Disney’s own experiment is over, and the results are in. Disney is going back to theatres. Last month, Disney CEO Bob Chapek referred to Shang-Chi And The Legend Of The Ten Rings as:
“…an interesting experiment for us…”
This was because they had already released Mulan and Black Widow to PVOD streaming via Disney+, and let Luca, Raya And The Last Dragon and Soul mix up their release strategies across platforms and theatres.
Shang-Chi was a big test of theatres viability as a revenue stream this late into a pandemic that isn’t going anywhere, and theatres reopening. The results were good. A minor-tier character took in $127.6m (£92m) globally in its first weekend in cinemas. The sum is second only to Marvel’s $158m (£114m) takings for Black Widow in July.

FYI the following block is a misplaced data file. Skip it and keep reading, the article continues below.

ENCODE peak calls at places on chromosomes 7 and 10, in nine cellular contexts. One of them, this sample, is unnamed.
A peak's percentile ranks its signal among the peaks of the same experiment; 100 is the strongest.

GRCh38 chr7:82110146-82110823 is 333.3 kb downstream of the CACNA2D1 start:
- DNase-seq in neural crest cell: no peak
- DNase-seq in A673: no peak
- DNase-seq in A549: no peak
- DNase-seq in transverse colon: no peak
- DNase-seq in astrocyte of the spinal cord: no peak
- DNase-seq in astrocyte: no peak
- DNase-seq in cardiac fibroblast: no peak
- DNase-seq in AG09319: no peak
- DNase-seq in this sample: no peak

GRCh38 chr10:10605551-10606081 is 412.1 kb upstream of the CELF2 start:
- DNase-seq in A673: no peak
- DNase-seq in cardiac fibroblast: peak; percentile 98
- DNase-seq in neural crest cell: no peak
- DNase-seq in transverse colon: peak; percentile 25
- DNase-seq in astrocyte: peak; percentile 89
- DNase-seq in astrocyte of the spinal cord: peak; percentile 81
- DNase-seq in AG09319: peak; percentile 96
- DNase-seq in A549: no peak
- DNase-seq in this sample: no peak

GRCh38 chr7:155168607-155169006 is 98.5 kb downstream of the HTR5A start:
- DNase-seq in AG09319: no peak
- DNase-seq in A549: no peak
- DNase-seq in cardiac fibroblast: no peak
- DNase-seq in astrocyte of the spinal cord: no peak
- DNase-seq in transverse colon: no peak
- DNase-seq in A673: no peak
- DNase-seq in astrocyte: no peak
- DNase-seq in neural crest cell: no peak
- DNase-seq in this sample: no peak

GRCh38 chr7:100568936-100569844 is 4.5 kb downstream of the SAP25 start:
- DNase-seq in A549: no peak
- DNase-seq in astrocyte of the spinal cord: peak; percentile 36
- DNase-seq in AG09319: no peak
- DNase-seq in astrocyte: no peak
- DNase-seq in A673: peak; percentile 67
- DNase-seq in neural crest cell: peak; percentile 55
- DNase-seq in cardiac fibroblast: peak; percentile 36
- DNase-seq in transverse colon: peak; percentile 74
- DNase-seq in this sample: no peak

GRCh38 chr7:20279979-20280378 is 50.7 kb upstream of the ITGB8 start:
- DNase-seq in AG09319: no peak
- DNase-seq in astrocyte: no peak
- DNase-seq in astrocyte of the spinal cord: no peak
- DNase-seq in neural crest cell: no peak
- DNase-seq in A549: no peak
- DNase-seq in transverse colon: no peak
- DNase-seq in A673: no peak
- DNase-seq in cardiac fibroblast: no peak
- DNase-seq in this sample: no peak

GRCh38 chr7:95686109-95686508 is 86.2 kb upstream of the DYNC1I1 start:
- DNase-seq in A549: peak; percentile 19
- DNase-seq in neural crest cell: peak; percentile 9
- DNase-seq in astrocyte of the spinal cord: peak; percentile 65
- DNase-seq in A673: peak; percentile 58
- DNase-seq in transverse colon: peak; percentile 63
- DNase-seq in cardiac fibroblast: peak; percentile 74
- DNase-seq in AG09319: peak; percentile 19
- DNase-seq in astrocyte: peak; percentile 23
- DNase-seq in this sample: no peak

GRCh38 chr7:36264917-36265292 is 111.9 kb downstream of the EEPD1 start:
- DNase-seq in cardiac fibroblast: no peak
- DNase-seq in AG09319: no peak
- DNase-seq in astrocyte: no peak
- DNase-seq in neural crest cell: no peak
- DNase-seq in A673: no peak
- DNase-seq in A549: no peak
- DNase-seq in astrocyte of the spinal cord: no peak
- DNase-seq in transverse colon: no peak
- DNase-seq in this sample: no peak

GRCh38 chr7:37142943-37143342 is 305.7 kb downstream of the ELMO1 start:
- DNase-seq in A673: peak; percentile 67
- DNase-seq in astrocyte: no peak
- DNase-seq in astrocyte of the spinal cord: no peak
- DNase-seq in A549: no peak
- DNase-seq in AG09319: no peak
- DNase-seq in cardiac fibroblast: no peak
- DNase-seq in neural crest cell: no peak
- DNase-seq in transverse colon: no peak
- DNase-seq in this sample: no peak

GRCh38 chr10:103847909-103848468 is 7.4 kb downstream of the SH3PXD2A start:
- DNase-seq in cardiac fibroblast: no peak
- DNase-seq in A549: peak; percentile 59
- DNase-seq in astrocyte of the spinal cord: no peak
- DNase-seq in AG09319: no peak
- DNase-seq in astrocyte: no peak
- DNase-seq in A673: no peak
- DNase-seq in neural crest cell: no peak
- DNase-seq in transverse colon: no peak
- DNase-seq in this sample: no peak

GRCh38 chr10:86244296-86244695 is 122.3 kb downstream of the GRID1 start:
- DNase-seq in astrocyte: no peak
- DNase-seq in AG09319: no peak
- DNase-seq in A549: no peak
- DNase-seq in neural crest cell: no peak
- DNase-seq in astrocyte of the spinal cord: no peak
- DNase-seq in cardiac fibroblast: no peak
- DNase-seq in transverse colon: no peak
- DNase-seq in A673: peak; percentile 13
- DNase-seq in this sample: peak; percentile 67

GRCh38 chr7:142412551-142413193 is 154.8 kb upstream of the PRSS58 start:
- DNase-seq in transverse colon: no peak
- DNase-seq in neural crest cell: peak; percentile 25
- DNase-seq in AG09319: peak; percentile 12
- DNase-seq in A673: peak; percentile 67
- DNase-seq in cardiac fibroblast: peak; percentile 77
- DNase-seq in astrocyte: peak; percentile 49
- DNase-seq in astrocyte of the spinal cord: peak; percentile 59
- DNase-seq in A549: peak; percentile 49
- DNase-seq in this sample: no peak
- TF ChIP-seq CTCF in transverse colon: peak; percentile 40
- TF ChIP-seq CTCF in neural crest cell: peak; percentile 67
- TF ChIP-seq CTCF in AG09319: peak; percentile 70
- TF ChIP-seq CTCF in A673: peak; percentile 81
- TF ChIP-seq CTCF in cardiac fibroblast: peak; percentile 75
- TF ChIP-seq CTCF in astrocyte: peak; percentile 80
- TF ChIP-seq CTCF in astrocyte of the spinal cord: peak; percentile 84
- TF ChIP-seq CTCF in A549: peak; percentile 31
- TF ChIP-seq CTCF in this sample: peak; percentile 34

Disney has clearly decided there is life in theatres, as they have announced that the rest of their 2021 slate is going exclusively to cinemas for 45 days.
Marvel’s Eternals, directed by Oscar-winning director Chloe Zhao, will use the same release schedule, as will Steven Spielberg’s remake of West Side Story. The animated Encanto will get a 30-day exclusive window while the three Fox titles The Last Duel, The King’s Man and Ron’s Gone Wrong will also follow the 45-day strategy.
Guillermo del Toro’s thriller Nightmare Alley will now get a wider release than originally planned.
The 2022 schedule is also set for theatres including Disney’s live-action remake of The Little Mermaid which is set for a May 26th, 2023 opening. According to The Hollywood Reporter, Pixar will have two 2024 releases on March 1st and June 14th, while two live-action films will arrive in 2024 on March 22nd and July 5th. All of these are set for cinematic release.
This news will please the producers of No Time To Die, who were nervously watching Disney’s performance to gauge how Bond’s next adventure may fare against the box-office headwinds. That movie has been boosted by the news that it will be granted an opening in China.